"They're going to the mystery/Let yourself go." —Van Morrison
The Established History of Rock and Roll rightly reckons the influence of Bob Dylan and Van Morrison to be nearly limitless in scope and scale—upon the slender shoulders of these two diminutive titans rests much of the firmament of serious popular song. Their canonical works from the 1960s (Highway 61 Revisited, Astral Weeks, etc.) are liturgical documents within the critical community, considered so unimpeachable as to serve as permanent bulwarks against the indulgent drift and weird sermonizing that slipped into their work during the 1970s and '80s. That's the popular narrative, anyway.
Dan Bejar, the contrarian genius who records as Destroyer, takes a different view. Poison Season, his ninth full-length, released last week, draws conspicuous inspiration from Dylan and Morrison's oft-derided, wildly underappreciated devotional periods. The relationship between Poison Season and such great late-'70s and early-'80s works as Dylan's Street Legal and Morrison's No Guru, No Method, No Teacher will be instantly recognizable to adherents. Just as easily recognizable (to this adherent, anyway) is the album's confirmation that Destroyer's remarkable catalog will one day rival those of Bejar's idols.
As an artistic development, the album's wide ontological purview makes all the sense in the universe. In terms of Bejar's recently minted commercial viability, however, it may pose some potential dangers.
The noirish nightlife tales and late-period-Roxy-Music cosmopolitanism of Destroyer's 2011 breakthrough Kaputt coincided with a cultural moment that landed Bejar on late-night TV and on the main stage at Coachella. He seemed uncomfortable in both settings. Poison Season is the sound of an artist recoiling from an accidental intersection with the zeitgeist. Handed the keys to the indie kingdom, Bejar has tossed them into the mystic.
The album opens on a quiet note of fear and exultation: "Jesus is beside himself/Jacob is in a state of decimation," Bejar sings in "Times Square, Poison Season I," and only gets more... from there. The mesmerizing Sondheim-isms of "Hell Is an Open Door" and "Girl in a Sling" demonstrate Bejar's capacity for narrative and compositional world building, unconstrained by indie orthodoxies, while the bounding Celtic soul of "Dream Lover" and "Times Square" demonstrates just how fully he has assimilated the object lessons of Morrison's Veedon Fleece. The album's patient accumulation of mood and image builds to an overwhelming cascade of floods and fearsome nature, mantras and motifs, love and memory. It's a masterful song cycle reminiscent of and resembling nothing else contemporary. Destroyer's only competition now is history.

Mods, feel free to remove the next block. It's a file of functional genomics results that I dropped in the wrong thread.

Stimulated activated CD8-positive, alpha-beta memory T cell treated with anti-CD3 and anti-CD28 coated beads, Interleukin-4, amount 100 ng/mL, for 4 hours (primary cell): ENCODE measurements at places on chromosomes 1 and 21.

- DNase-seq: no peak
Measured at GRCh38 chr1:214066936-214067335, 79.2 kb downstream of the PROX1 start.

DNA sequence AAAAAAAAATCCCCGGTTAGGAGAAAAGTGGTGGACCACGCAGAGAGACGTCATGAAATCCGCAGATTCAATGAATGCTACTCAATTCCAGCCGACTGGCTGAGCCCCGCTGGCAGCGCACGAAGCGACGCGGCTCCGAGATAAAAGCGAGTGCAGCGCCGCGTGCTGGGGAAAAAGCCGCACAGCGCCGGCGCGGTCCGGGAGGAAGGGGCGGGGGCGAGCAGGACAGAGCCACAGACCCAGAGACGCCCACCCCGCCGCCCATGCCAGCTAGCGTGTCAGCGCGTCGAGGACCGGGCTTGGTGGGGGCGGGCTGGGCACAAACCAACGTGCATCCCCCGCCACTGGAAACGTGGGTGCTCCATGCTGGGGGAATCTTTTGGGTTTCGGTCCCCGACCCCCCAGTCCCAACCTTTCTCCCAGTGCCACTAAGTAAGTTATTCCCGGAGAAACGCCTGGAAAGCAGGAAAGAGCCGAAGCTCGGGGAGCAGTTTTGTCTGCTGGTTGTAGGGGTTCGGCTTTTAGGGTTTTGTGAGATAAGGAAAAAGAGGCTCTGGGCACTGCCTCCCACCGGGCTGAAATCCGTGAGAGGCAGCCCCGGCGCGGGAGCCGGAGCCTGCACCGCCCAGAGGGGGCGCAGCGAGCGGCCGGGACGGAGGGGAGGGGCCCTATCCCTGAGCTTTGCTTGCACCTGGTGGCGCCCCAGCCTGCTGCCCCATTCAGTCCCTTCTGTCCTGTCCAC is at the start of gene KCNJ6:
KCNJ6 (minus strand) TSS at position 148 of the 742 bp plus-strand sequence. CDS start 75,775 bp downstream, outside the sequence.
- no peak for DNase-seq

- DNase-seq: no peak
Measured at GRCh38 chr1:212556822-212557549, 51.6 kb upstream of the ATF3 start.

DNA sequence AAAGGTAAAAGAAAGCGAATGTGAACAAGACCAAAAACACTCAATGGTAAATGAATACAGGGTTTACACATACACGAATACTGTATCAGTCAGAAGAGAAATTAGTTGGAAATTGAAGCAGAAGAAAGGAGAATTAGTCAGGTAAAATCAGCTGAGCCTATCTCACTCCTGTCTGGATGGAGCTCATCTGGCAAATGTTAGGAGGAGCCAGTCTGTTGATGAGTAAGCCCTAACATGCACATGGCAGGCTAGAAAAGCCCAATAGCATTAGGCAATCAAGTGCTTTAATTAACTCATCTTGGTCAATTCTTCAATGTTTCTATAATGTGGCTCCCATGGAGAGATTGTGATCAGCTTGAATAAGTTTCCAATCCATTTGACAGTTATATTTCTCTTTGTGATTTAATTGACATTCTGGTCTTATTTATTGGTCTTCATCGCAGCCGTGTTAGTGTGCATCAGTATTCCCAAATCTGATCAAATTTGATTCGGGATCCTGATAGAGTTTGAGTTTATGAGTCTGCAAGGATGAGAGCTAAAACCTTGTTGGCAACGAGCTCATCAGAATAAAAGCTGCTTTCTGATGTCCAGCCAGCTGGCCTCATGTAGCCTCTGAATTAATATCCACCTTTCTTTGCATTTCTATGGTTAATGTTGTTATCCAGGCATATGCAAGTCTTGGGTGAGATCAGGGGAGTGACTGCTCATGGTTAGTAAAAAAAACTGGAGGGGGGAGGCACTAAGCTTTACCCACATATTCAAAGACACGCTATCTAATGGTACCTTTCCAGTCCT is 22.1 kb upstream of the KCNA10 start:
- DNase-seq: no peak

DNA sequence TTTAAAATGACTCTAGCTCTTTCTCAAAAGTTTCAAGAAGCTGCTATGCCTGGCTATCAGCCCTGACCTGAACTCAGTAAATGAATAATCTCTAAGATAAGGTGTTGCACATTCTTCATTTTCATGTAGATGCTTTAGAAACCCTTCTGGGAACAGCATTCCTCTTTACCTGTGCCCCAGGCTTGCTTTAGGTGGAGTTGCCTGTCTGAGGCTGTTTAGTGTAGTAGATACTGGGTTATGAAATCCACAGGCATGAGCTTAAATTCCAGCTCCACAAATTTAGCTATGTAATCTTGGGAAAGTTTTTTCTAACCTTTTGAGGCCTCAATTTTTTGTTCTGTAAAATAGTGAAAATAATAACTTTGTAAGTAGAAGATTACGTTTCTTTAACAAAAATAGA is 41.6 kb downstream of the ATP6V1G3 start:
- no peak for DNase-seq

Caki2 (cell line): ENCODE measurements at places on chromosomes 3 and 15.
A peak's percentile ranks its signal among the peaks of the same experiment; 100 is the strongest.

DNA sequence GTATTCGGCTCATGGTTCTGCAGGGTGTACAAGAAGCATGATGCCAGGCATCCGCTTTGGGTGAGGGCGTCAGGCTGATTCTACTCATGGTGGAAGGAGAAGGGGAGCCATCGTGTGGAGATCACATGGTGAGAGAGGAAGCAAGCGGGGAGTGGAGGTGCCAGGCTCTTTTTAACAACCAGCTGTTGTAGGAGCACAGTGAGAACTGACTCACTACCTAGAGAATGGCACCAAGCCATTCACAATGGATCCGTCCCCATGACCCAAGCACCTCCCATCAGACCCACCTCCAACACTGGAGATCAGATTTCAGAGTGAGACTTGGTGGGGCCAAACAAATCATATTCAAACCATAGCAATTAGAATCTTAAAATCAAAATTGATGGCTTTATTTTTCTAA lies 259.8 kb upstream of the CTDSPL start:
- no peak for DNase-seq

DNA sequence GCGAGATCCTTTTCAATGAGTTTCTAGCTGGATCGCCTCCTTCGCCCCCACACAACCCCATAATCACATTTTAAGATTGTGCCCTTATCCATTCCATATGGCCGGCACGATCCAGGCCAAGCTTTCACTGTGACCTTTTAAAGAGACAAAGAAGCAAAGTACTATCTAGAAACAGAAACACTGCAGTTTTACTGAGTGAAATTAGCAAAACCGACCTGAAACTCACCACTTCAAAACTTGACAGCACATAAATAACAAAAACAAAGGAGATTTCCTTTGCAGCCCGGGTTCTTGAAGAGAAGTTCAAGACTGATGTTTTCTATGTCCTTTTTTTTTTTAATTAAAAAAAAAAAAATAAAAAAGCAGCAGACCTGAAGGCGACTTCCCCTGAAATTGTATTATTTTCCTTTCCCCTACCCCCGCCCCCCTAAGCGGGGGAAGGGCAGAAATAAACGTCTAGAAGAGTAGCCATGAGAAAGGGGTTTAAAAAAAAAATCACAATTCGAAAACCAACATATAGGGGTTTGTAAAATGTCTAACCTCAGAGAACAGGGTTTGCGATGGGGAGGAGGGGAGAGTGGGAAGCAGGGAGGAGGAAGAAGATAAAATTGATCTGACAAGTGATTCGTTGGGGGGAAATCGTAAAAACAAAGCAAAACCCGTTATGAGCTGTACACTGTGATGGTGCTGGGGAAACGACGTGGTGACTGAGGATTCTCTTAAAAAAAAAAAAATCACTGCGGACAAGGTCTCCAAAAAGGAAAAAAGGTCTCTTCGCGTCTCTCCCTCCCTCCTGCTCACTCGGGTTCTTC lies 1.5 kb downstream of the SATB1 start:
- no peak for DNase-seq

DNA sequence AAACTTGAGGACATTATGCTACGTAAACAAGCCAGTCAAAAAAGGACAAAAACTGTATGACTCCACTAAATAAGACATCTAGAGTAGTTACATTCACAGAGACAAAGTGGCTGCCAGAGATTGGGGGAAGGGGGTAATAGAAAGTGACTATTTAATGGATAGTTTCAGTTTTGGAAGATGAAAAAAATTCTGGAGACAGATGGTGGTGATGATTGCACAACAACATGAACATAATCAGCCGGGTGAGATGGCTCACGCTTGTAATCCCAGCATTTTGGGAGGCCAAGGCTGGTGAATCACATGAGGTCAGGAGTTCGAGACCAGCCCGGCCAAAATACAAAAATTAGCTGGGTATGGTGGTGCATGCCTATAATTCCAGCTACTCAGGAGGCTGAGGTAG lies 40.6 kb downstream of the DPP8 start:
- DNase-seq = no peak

It will be interesting to see how critics respond. A few weeks back, a handful of journalists upbraided Bejar for having the temerity to tell an interviewer that Taylor Swift held little interest for him. The worst of these articles was a remarkably smug, intellectually incoherent piece by Rob Harvilla on the Concourse, which seemed to argue that the only possible reason for a 43-year-old iconoclast like Bejar to not fully embrace a culturally ubiquitous 25-year-old was artistic poseurdom. (This was totalitarian Poptimism—in which it's not only okay to respect Swift, it's compulsory.) Bejar wasn't playing along, and the commentariat struck back.
There is some direct precedent with Bejar's artistic forbears. By the mid-1970s, Bob Dylan's interests had begun to evolve in fascinating ways. The three-album run comprising Slow Train Coming, Saved, and Shot of Love is frequently oversimplified as his "Jesus years," but I prefer to frame these records as part of a larger chapter between 1977 and 1983 (Street Legal through Infidels)—his "searching period."
During this time, Dylan had seemingly lost interest in contemporary music, culture, politics, and fashion after more than a decade at their vanguard. Critics were beside themselves. Greil Marcus said Dylan was "faking it" and dismissed him for years. The notion of the artist willfully throwing away his critical currency was interpreted as a grievous insult. If the consensus view holds that this was Dylan at his most perplexing and unreachable, it clearly speaks to some people. Bejar among them. And his embrace of Dylan's example—divesting himself of conventional marketplace reasoning—has led him to a create masterpiece.
Dylan once paid Leonard Cohen the compliment of saying that as Cohen's skill grew as a songwriter, his songs became more like prayers. The same could be said of Bejar. Bejar has described himself as unreligious per se, but attracted to spirituality in art and "striving for revelation." Currently, Dylan publically embraces not a single religious ideology but bows to the collective forces of art, nature, and the mystic. It is on that sprawling continuum of spiritual song—comprising everything from medieval Japanese folk to Jerry Lee Lewis—that Poison Season should be mapped. "I travel lightly toward the light," he sings on "Midnight Meet the Rain." The journey may steer him away from the mainstream, but only to carry him closer to his destiny.